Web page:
Federal and State Marijuana Laws and Your Pot Business

Marijuana is a Schedule I drug. The federal government views cannabis products derived from the cannabis plant as having a high potential for abuse. Under federal law, possession of a small amount of marijuana results in a misdemeanor. If it is a second offense, it can result in a felony. If caught selling under 50 kilograms of marijuana, you can face up to five years in prison and a $250,000 federal fine.

Many states have made marijuana legal. They have authorized businesses to produce and distribute medical cannabis. Some state legislatures have even legalized the drug's recreational use. As a result, Americans have established adult-use dispensaries that produce and distribute marijuana products. But the federal government still views medical use marijuana and recreational marijuana as illegal.

The conflict between federal law and state laws puts cannabis business owners in a tough situation. This article discusses the risks marijuana businesses face. It also looks at how some businesses try to shield themselves from liability at the federal level.

Marijuana Prohibited Under Federal Law

Federal marijuana laws remain strict. Congress passed the Controlled Substances Act (CSA) in 1970. The CSA established a system for the classification of controlled substances. It divides substances into groups known as Schedules. The schedules depend on the drug's potential for abuse and use in medical treatments.

Thirty-one states, and the District of Columbia, have decriminalized possession of marijuana. Thirty-eight states allow for medical marijuana. Twenty-three states allow recreational cannabis use. These states include Oregon, California, Colorado, Washington, Missouri, Nevada, Illinois, Virginia, and New York.

Medical marijuana laws are also affected by federal law restrictions. For instance, doctors cannot prescribe medical marijuana. Instead, they can provide a "recommendation" for the personal use of marijuana. This is different than a prescription for Marinol. Marinol is a synthetic THC drug used for pain management. Medical marijuana dispensaries are unable to insulate themselves from criminal penalties. They are in direct contact with an illegal drug under federal law.

Convicted Despite State Law Compliance

The Drug Enforcement Administration (DEA) enforces federal marijuana laws. Many state lawmakers have legalized medical and recreational cannabis. As a result, the DEA has changed its marijuana enforcement policies. Particularly, it has changed its position on cannabis industry businesses that follow state laws.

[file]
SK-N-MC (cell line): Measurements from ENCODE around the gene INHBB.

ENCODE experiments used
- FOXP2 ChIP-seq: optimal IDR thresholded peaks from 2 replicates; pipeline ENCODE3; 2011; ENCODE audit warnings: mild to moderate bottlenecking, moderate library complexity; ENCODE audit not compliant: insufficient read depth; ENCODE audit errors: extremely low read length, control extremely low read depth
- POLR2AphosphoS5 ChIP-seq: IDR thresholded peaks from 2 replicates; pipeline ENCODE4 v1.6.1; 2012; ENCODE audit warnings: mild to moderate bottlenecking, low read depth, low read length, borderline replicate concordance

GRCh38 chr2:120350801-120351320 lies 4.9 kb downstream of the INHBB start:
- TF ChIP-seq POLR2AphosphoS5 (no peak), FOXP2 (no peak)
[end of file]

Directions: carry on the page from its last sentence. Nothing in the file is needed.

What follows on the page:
The DEA has brought many federal enforcement actions against cannabis businesses. Take a look at the Supreme Court's decision in Gonzales v. RaichThe Court held that even if a business complies with state regulations, it risks conviction for federal offenses. The DEA says that while it can prosecute these businesses, it will choose not to do so.

Changing Federal Enforcement Policy

The Attorney General of the United States Department of Justice ("DOJ") enforces federal weed cases. In a 2013 memorandum, the DOJ changed its federal marijuana enforcement policy. It announced that prosecutions would focus on activities outside of state legalization.

In a 2018 memorandum, Attorney General Jeff Sessions rescinded the 2013 memorandum. The 2018 memorandum re-directed federal prosecutors to pursue prosecutions related to marijuana activities. The DEA initiated new law enforcement actions against marijuana businesses that comply with state law.

In 2022, President Joe Biden forgave all federal offenses of simple marijuana possession. He also directed the Attorney General to review the classification of marijuana under federal law. These steps likely bring the federal government closer to federal marijuana decriminalization.

The federal legislature has been active in trying to decriminalize marijuana. The Marijuana Opportunity Reinvestment and Expungement Act (MORE Act) aims to de-schedule cannabis. The Senate has yet to pass it despite being up for a vote since 2019.

Contact an Attorney About Your Cannabis Business

The marijuana industry will continue to expand in the coming years. This means more protections will surround medical marijuana and recreational marijuana use. Until the federal view on marijuana changes, marijuana business owners should pay attention to their state's laws.

Compliance with state and local drug policy and public health regulations may prevent many legal problems. But the potential for criminal prosecution for conducting a marijuana business is possible. It is wise to consult with an experienced cannabis law attorney.

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DIY Forms for Cannabis Business

Restrictive federal laws and ever-changing state laws make the marijuana industry a dynamic environment for cannabis business owners. Before you open a cannabis business, make sure it is legal in your state, and follow your state laws. Once you decide on an LLC, S-corp, or C-corp business, you can register your business entity online using DIY business formation forms.

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